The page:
News / Asia

    Vietnam Merchants Wait for Business, Economy to Pick Up

    Vietnamese merchants in Ho Chi Minh City are waiting for business, and for the economy, to pick up, Jul. 18, 2013. (VOA - L. Hoang)
    Vietnamese merchants in Ho Chi Minh City are waiting for business, and for the economy, to pick up, Jul. 18, 2013. (VOA - L. Hoang)
    On a busy street here, Nguyen Lai is practically hemmed in by the raincoats and camouflage pants that fill his small clothes shop. He has too much inventory, from polo shirts to umbrellas, much of it imported from neighboring Cambodia. But it’s become much harder to sell merchandise in recent years, unlike several years ago when high sales meant he had a lot more variety in stock.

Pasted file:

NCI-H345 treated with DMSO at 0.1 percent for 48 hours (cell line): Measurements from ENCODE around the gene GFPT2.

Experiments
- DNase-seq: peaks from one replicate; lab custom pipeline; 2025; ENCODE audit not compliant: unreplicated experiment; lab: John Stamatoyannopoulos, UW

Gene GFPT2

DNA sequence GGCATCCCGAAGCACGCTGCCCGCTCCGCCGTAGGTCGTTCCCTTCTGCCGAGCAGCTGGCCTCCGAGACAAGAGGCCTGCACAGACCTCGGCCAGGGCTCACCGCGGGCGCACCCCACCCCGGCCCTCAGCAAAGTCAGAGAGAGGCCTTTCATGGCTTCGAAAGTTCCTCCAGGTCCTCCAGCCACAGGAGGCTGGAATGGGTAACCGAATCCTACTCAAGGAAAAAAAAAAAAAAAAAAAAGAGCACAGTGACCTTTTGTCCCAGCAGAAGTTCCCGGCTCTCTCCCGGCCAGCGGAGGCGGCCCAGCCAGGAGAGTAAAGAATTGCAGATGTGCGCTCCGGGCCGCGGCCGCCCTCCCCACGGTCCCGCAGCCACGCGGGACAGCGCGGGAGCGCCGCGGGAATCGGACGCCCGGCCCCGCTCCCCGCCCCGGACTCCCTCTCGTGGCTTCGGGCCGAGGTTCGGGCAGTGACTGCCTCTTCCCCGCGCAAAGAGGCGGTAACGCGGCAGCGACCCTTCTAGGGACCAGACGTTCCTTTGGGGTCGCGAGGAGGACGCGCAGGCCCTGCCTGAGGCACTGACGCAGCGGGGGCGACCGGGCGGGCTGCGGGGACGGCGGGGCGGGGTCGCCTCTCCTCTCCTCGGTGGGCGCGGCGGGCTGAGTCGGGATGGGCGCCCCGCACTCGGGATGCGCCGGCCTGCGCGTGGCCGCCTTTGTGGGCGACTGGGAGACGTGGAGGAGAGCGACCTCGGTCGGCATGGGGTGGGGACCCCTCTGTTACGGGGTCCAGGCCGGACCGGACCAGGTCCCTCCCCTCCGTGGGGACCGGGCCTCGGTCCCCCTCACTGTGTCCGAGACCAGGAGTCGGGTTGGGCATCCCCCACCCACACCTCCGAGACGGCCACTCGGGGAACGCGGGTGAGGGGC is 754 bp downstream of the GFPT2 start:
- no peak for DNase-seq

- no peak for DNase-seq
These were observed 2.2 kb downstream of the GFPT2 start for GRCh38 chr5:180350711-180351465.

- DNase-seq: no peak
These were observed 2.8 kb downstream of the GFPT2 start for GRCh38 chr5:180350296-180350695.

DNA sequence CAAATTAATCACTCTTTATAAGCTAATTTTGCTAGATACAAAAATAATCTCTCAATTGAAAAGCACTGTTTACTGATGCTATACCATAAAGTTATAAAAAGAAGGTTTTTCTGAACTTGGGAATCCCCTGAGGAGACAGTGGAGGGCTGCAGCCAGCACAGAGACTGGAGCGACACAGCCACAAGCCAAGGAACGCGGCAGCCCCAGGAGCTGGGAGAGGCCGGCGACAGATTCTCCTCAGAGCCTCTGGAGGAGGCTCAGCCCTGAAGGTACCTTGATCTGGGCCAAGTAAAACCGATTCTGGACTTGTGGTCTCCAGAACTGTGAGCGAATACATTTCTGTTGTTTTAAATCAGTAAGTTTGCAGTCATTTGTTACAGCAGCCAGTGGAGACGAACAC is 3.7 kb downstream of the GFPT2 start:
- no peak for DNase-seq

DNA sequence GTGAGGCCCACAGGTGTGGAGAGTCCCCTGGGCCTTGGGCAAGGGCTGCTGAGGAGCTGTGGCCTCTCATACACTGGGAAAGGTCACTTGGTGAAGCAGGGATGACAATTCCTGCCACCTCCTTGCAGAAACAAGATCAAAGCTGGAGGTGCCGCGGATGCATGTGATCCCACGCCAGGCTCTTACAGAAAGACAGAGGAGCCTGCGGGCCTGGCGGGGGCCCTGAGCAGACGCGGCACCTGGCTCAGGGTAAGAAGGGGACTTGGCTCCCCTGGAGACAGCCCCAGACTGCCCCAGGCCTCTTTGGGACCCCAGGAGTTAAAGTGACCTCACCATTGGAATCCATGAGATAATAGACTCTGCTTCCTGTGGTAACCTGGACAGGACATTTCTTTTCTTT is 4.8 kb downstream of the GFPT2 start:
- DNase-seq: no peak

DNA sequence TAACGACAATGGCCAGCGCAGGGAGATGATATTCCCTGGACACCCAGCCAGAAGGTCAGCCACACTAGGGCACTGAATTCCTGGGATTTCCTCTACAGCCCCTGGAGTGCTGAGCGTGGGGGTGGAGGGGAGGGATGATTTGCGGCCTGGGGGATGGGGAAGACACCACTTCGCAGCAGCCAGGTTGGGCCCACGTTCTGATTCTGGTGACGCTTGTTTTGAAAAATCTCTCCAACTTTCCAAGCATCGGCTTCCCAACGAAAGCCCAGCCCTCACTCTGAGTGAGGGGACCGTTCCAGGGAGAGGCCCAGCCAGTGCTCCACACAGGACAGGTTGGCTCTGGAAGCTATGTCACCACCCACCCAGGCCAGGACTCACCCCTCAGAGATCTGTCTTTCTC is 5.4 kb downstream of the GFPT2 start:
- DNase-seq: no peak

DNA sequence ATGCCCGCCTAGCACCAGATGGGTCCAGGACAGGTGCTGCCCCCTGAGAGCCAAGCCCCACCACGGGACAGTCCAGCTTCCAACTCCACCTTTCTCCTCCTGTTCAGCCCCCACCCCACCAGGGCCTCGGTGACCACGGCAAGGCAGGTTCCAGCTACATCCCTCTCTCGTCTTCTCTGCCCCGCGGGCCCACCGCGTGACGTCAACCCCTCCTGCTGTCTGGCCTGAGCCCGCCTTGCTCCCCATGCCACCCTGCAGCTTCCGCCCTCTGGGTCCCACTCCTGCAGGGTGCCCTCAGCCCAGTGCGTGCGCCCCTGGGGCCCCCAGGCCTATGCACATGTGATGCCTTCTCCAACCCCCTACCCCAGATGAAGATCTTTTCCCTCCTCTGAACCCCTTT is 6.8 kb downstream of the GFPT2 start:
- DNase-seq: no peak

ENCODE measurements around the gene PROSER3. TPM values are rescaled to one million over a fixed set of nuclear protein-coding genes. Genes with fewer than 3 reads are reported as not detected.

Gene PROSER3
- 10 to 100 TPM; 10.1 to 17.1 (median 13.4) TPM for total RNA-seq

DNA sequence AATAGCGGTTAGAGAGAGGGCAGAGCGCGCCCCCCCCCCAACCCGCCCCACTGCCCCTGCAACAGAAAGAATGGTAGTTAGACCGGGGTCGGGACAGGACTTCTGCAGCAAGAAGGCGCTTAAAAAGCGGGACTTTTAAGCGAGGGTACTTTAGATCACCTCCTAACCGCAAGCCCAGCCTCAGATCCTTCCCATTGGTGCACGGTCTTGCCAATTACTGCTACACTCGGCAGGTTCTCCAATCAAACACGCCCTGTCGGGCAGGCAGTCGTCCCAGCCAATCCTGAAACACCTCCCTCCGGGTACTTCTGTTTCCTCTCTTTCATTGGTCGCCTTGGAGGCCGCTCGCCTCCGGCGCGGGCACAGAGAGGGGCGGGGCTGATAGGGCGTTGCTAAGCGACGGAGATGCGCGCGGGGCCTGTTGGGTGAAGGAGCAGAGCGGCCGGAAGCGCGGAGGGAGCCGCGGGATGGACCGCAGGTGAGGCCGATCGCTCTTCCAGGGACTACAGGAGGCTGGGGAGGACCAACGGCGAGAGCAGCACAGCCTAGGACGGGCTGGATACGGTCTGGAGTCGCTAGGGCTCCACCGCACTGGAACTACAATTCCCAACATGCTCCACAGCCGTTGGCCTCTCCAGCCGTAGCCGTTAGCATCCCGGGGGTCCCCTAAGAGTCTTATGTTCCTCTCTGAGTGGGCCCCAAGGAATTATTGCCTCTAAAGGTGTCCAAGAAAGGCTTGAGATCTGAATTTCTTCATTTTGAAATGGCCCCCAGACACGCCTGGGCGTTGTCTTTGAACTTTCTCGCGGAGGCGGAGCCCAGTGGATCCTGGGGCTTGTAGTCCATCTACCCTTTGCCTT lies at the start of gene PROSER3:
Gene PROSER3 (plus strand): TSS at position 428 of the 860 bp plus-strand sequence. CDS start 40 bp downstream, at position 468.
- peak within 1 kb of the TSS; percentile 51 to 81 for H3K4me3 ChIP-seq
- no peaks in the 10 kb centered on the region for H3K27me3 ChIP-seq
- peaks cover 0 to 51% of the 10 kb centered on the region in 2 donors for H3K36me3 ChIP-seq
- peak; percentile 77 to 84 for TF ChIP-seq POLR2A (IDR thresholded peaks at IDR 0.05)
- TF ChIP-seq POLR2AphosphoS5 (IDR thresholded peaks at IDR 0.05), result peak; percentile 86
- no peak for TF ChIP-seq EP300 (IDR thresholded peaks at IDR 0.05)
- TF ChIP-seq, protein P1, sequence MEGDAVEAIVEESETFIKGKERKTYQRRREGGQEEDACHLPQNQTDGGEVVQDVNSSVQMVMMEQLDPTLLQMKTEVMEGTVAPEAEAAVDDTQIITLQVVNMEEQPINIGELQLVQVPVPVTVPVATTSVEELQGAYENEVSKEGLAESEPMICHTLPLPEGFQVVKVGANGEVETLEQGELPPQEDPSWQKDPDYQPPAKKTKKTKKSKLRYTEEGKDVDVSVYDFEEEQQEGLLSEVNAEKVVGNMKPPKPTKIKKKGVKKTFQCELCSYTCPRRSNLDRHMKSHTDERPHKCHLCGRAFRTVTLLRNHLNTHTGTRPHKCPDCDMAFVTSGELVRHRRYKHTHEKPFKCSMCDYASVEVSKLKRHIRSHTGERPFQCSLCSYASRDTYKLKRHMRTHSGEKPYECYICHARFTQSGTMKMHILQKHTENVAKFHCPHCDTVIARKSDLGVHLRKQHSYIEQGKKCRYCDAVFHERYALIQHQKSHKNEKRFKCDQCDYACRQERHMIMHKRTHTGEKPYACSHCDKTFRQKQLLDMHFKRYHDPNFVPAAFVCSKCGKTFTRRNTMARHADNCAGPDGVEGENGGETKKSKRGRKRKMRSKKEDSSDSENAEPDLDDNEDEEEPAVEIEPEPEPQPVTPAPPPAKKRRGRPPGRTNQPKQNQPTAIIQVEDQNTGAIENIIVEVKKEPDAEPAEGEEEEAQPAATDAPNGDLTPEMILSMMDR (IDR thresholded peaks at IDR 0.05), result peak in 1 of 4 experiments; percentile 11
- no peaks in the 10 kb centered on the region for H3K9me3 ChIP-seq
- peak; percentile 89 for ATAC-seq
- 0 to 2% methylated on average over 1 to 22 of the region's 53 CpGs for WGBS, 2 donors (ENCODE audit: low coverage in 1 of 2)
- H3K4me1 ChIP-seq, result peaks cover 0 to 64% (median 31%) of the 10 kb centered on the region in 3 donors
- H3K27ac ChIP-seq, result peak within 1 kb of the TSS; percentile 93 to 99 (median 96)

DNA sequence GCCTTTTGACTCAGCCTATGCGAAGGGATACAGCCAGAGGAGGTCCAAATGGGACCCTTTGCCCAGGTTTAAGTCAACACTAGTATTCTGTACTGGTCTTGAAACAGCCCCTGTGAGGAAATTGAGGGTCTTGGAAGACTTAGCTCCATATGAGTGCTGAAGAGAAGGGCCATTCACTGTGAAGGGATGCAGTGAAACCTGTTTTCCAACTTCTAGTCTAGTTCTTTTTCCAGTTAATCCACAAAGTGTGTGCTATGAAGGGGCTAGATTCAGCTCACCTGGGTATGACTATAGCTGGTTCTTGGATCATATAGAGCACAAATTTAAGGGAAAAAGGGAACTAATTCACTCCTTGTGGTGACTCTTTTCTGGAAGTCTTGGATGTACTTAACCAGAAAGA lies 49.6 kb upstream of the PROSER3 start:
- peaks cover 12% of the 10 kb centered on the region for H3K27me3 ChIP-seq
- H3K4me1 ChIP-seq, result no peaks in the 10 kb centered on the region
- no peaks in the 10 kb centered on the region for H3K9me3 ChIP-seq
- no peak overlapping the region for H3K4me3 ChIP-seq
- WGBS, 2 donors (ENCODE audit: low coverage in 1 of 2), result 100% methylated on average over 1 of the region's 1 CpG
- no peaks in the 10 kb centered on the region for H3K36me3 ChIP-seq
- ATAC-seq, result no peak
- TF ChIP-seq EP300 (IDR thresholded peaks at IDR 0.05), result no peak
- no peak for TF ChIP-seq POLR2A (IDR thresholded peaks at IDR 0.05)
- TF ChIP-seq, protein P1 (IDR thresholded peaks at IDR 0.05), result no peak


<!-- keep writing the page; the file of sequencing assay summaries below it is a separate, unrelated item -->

“Oh, I used to sell so much,” he says one late afternoon, taking a lit cigarette from a friend as a fan blows toward his face.

    The good old days were seven years ago. Things have stagnated since then - for Lai and for the country. It was about the same time Vietnam entered what would become its worst slow-growth period in its recent history as a modern market economy.
     
    A World Bank report this week said Vietnam registered 5 percent growth in the first half of 2013. That matches the rate in 2012, which marked the sixth year in a row that gross domestic product has increased by less than 7 percent. It’s the longest period of slow-growth since Vietnam took a capitalist turn with the Doi Moi reforms of the 1980s.